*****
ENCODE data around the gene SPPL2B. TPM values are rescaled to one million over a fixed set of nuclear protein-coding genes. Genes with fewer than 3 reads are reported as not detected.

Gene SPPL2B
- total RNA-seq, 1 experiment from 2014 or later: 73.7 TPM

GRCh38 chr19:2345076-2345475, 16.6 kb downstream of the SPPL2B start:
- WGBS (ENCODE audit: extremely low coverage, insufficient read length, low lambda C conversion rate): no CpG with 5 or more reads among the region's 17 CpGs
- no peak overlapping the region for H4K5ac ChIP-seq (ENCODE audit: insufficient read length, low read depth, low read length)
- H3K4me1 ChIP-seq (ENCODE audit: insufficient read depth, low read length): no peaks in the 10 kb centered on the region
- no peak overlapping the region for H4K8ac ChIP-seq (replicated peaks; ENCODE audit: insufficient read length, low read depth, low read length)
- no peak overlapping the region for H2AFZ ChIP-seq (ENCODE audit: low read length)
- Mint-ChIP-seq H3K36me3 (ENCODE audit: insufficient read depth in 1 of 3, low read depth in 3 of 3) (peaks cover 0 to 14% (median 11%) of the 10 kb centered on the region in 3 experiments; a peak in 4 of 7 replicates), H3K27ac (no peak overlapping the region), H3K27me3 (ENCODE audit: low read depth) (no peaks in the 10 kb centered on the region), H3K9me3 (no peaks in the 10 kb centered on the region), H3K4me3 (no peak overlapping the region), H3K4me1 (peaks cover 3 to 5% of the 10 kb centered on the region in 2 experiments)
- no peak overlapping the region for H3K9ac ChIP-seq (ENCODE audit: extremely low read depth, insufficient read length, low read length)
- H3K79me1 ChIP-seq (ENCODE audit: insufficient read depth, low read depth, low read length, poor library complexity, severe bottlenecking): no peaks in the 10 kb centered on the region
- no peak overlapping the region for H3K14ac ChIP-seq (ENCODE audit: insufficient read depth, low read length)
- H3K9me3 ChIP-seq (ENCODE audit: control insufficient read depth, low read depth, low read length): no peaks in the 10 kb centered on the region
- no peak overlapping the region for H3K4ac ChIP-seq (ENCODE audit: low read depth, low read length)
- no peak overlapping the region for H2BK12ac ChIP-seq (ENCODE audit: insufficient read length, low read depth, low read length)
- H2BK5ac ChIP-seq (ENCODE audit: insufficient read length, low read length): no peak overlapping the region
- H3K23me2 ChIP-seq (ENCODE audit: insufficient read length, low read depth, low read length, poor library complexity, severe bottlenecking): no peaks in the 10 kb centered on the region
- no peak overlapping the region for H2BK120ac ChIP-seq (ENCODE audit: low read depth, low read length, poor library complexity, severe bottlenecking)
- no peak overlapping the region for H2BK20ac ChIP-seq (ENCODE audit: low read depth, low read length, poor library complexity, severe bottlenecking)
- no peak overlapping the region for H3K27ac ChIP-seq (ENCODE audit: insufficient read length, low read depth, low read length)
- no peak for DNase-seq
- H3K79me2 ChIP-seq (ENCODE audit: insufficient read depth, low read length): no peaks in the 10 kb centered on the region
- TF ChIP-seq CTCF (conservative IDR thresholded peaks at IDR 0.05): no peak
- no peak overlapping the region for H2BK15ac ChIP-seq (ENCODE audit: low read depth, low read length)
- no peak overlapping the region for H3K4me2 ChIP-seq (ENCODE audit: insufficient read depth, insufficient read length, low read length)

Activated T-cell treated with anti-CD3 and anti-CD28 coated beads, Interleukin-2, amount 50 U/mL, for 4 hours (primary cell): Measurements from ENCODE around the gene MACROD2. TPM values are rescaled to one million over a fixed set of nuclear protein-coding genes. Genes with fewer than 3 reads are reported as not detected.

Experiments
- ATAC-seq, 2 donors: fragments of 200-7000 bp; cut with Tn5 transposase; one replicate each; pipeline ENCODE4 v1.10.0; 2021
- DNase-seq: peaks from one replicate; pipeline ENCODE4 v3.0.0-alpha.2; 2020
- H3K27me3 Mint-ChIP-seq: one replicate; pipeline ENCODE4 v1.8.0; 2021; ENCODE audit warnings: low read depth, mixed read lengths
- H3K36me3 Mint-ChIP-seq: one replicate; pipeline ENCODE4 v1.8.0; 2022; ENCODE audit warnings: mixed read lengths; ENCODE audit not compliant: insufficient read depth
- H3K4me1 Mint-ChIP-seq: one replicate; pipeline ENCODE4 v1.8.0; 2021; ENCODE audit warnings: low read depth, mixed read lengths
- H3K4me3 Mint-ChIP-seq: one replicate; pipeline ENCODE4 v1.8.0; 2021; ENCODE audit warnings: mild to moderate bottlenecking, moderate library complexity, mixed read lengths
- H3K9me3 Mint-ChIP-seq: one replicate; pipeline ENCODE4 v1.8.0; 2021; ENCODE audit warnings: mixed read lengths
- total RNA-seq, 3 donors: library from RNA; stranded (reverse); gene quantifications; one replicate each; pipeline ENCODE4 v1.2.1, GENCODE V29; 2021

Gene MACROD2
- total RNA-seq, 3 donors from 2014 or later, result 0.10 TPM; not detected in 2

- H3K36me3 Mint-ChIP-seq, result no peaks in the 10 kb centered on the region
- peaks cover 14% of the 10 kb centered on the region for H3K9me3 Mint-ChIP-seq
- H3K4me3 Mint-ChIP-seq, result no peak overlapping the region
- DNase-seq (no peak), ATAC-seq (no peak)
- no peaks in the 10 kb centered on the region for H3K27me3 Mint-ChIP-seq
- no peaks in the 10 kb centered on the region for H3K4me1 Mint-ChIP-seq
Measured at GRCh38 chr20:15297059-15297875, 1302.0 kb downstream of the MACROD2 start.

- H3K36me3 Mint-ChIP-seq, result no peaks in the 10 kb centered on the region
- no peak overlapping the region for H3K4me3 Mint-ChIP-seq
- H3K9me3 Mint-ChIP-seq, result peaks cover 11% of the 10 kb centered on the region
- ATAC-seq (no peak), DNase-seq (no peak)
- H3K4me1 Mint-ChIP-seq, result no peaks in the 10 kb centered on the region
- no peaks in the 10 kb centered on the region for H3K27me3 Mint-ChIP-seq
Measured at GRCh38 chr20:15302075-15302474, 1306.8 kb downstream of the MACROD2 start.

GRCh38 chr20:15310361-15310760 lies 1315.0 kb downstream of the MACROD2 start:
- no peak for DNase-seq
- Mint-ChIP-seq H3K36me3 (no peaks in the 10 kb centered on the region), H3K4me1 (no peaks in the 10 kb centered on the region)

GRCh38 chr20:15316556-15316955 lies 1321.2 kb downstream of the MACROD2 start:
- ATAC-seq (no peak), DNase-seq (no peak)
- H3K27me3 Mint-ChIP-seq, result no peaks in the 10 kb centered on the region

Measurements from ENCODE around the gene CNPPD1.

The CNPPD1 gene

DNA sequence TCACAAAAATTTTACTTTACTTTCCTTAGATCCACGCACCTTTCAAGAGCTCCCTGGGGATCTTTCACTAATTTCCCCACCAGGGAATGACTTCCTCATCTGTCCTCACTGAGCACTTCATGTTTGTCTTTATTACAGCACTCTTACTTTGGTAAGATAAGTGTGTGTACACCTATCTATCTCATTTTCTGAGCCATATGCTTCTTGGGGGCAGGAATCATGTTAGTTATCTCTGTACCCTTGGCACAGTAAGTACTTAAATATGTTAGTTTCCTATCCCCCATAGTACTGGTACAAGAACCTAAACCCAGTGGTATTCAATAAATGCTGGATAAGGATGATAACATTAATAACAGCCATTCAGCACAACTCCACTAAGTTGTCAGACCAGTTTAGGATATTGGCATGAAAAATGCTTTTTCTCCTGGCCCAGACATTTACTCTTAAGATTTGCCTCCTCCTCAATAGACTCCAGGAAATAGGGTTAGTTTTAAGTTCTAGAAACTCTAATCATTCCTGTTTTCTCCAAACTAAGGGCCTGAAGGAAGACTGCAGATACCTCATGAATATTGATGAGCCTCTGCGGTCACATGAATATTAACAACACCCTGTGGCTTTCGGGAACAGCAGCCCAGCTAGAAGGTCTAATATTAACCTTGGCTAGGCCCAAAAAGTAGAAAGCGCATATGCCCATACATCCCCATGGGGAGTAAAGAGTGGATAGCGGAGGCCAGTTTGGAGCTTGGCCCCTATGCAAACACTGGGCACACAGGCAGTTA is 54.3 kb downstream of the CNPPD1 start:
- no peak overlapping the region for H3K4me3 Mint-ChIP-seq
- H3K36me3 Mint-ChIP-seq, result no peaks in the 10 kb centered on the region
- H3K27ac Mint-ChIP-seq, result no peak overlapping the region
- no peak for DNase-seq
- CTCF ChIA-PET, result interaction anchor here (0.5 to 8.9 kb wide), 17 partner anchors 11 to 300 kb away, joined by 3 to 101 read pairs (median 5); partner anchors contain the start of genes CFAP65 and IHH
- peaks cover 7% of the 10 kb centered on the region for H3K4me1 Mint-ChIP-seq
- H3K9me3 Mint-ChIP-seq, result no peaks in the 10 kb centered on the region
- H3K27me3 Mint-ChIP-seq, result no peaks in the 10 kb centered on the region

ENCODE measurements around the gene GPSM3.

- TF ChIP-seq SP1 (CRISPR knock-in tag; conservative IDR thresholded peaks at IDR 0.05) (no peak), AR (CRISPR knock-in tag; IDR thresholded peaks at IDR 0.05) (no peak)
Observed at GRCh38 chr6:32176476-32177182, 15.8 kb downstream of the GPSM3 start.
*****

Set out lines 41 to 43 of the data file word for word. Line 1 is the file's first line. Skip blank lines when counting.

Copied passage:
- H3K4me3 Mint-ChIP-seq, result no peak overlapping the region
- DNase-seq (no peak), ATAC-seq (no peak)
- no peaks in the 10 kb centered on the region for H3K27me3 Mint-ChIP-seq